Published in: on 12 July 2017 at 3:05 pm  Leave a Comment  
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Friday Tip

Dear Constant Reader,

Happy Friday! Today’s tip continues the series on dressing room and backstage etiquette:

Respect other’s backstage rituals.

People prepare for the stage differently. Some are social and chatty. Some are quiet and meditative. Some listen to their music. Some stretch. Some work on costuming or other handwork. Some need to keep moving. Whatever you need to do to get ready for your performance is fine, as long as it doesn’t encroach on someone else’s needs.

So, wear your headphones. Keep the conversation to a moderate level. Find some space out of the way. Explain your needs in a clear and polite way. Everyone should be able to get their energy up and focused in their own way so you all can have the best show possible.

M2Like this tip? There are lots more in Miss Mina Murray’s Little Book of Better Burlesque.

These writings and other creative projects are supported by my Patrons. Thank you so much! To become a Patron, go to my Patreon page.

Published in: on 7 July 2017 at 2:39 pm  Leave a Comment  
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Big Props: The Picture Frame

Dear Constant Reader,

Continuing in my big prop series, The Picture Frame was built for the same show as The Paintbrushes, The Fine Art of Burlesque. We used it as both a back drop for the whole show and as a silhouette screen for my number “An Invitation”.

The base of the frame is sturdy metal pieces that bolt together. They are concealed behind decorative molding, painted with a metallic finish. The two frames are held together with tiny bolts, which allow the metal to slide under the molding to make corners that are neat and securely-attached. The whole thing is supported with wooden feet and braces, painted black for unobtrusiveness. The scrim is made from a king bedsheet and is held in place with Velcro. That was a bit fussy (I was the one who sewed it), but after I added some subtle clues as to which side was up, it became much easier to attach correctly.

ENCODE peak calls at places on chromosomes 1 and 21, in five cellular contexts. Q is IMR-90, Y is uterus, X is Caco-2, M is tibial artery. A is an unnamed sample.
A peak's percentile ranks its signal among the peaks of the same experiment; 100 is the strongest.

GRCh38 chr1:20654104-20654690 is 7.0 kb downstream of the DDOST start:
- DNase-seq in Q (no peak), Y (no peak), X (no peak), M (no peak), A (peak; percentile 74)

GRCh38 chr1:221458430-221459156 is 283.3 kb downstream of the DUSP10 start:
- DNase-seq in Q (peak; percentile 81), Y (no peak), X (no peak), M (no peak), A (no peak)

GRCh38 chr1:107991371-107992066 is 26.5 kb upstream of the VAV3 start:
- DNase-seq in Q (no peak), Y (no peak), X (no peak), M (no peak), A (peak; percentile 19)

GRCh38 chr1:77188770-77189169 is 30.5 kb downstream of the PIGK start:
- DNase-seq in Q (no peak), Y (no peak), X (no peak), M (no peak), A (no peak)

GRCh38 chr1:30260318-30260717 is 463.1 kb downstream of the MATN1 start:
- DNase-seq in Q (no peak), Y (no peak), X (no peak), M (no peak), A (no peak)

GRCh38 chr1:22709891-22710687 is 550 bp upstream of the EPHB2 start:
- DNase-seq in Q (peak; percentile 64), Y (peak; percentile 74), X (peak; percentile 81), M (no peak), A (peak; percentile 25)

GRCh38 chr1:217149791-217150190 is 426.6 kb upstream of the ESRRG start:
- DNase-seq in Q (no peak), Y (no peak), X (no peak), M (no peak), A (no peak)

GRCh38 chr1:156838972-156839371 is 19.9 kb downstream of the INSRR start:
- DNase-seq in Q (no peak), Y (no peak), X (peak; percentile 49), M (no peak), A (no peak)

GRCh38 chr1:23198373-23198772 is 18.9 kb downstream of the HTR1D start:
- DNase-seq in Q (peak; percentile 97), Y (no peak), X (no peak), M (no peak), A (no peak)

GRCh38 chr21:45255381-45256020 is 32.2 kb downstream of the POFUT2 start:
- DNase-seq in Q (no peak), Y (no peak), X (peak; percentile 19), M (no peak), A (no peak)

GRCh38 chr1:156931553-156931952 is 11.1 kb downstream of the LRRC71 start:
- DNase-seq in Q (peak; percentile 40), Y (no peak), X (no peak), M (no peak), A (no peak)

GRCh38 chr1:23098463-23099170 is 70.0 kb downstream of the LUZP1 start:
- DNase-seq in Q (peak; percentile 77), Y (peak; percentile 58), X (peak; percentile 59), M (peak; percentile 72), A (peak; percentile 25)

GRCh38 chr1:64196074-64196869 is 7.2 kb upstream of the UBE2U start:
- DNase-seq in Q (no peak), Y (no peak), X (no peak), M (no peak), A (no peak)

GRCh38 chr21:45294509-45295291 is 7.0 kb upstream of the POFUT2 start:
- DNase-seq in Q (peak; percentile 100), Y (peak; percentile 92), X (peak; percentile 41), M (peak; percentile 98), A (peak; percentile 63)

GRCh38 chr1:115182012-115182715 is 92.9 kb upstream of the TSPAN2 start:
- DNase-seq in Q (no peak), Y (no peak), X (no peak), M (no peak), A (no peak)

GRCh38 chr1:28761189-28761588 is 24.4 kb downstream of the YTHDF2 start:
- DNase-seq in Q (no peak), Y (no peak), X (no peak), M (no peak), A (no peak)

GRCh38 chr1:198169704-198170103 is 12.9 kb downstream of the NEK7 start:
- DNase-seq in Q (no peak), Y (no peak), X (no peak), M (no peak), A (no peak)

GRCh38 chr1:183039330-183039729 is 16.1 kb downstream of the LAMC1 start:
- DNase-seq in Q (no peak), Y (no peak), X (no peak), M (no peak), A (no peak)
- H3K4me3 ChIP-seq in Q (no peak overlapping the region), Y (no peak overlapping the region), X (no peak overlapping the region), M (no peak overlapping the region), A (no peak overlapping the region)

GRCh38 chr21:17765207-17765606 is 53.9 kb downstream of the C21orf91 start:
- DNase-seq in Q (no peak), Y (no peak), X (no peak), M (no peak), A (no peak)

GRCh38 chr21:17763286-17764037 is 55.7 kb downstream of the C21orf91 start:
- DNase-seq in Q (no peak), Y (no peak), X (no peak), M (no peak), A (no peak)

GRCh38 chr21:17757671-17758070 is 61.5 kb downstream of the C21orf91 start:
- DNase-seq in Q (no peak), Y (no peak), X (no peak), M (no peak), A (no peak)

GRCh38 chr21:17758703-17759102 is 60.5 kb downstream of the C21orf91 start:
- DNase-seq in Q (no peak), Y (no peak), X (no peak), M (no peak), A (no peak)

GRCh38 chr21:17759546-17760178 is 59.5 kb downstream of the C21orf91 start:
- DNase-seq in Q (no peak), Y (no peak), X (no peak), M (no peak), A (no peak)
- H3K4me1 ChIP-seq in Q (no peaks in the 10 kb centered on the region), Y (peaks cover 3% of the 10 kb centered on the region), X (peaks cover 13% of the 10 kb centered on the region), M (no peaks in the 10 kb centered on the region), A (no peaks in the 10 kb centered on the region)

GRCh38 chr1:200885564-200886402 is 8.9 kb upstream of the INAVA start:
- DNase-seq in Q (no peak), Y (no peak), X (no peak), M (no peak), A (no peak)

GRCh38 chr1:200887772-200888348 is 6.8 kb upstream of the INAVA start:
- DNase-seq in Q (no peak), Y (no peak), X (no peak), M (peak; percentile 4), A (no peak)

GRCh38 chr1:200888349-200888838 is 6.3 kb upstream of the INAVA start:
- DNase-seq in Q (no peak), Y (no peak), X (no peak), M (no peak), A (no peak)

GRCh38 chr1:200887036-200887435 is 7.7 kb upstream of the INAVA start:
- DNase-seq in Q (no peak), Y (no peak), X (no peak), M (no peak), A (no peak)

Brigitte got this backstage shot of the setup (I’ve since gotten a better backlight):

Once broken down, the frame packs into The Big Red Box along with the paint brushes and would ride on the roof thusly:

In The Big Time Pearl used the frame without the scrim to portray a dancer in the vein of Degas, who steps out of her picture and into the real world for a while.

Pros: packs down fairly small, albeit long. Versatile — I can think of a few neat effects we can do with the scrim that we haven’t tried yet.
Cons: a bit complicated to put together if you don’t know what you’re doing.

M2These writings and other creative projects are supported by my Patrons. Thank you so much! To become a Patron, go to my Patreon page.

Published in: on 5 July 2017 at 3:33 pm  Leave a Comment  
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Friday Tip

Dear Constant Reader,

Happy Friday! A happy Independence Day weekend for my US readers! I’m continuing with tips on home to be the sort of person with whom people love to share a dressing room. Here’s the latest:

If you’re going to use hairspray, loose glitter, spray-on stockings, &c, ask permission of the other inhabitants of the dressing room.

If your dressing roommates are okay with it, spray or dust yourself pointing away from people, costumes, and food. If someone has an issue, check if there’s some other place you can take care of this part of your beauty ritual.

M2Like this tip? There are lots more in Miss Mina Murray’s Little Book of Better Burlesque.

These writings and other creative projects are supported by my Patrons. Thank you so much! To become a Patron, go to my Patreon page.